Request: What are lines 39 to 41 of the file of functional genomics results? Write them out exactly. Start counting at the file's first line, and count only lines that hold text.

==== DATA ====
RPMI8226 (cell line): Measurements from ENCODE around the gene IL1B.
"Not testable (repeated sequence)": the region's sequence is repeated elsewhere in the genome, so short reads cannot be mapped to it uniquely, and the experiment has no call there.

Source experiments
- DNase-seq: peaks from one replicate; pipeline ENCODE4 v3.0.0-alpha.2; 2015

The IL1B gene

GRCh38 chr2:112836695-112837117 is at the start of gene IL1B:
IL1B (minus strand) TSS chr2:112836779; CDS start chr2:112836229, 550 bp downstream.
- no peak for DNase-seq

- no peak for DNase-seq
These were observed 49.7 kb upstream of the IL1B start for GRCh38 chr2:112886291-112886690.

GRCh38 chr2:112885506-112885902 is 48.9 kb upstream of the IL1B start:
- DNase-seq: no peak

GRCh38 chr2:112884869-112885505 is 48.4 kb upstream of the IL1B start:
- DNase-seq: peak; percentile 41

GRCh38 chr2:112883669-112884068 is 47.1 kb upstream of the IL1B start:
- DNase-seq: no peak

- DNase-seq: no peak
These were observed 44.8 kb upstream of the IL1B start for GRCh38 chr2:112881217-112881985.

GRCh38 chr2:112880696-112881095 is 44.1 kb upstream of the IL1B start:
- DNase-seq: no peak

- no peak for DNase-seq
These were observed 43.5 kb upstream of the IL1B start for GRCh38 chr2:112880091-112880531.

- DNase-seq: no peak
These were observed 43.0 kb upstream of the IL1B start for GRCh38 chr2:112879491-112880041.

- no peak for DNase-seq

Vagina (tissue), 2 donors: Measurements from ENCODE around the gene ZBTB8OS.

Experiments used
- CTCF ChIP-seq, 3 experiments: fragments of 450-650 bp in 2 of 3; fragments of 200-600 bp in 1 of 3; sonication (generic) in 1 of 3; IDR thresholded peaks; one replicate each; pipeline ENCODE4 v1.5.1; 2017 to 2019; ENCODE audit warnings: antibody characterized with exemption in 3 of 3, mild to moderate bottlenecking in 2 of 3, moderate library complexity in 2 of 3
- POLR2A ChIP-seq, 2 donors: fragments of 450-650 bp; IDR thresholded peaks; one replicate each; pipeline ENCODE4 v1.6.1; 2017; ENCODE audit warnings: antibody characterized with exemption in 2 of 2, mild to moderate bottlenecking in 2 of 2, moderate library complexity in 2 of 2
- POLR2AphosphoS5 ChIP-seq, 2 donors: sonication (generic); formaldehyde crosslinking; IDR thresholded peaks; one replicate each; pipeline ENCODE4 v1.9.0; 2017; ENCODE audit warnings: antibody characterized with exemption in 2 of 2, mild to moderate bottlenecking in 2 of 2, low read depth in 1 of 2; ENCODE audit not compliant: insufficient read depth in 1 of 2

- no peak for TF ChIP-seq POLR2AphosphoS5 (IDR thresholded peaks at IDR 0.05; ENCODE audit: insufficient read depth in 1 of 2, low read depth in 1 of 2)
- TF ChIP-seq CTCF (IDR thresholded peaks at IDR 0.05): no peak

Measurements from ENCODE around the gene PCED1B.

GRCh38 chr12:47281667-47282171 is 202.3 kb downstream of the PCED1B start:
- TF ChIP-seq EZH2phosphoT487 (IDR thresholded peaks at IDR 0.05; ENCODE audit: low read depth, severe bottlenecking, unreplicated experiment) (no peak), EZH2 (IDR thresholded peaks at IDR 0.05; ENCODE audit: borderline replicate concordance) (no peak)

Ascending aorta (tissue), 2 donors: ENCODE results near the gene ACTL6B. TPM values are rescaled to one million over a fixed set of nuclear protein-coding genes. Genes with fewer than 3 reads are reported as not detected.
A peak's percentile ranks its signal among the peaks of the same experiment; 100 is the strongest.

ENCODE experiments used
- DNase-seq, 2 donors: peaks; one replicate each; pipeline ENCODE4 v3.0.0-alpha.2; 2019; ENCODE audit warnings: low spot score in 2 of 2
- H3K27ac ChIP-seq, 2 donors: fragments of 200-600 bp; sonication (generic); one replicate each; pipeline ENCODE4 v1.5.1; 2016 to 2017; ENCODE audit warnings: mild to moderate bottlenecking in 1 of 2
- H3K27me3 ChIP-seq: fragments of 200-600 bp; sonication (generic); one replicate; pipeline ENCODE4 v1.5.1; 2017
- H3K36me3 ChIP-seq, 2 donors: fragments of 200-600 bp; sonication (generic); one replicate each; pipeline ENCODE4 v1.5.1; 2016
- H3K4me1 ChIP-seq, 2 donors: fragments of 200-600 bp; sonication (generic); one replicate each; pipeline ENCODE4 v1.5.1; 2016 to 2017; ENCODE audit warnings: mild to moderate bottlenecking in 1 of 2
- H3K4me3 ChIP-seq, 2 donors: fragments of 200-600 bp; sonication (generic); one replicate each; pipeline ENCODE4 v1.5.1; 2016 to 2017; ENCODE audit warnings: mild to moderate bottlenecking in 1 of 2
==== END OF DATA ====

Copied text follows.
- DNase-seq, 2 donors: peaks; one replicate each; pipeline ENCODE4 v3.0.0-alpha.2; 2019; ENCODE audit warnings: low spot score in 2 of 2
- H3K27ac ChIP-seq, 2 donors: fragments of 200-600 bp; sonication (generic); one replicate each; pipeline ENCODE4 v1.5.1; 2016 to 2017; ENCODE audit warnings: mild to moderate bottlenecking in 1 of 2
- H3K27me3 ChIP-seq: fragments of 200-600 bp; sonication (generic); one replicate; pipeline ENCODE4 v1.5.1; 2017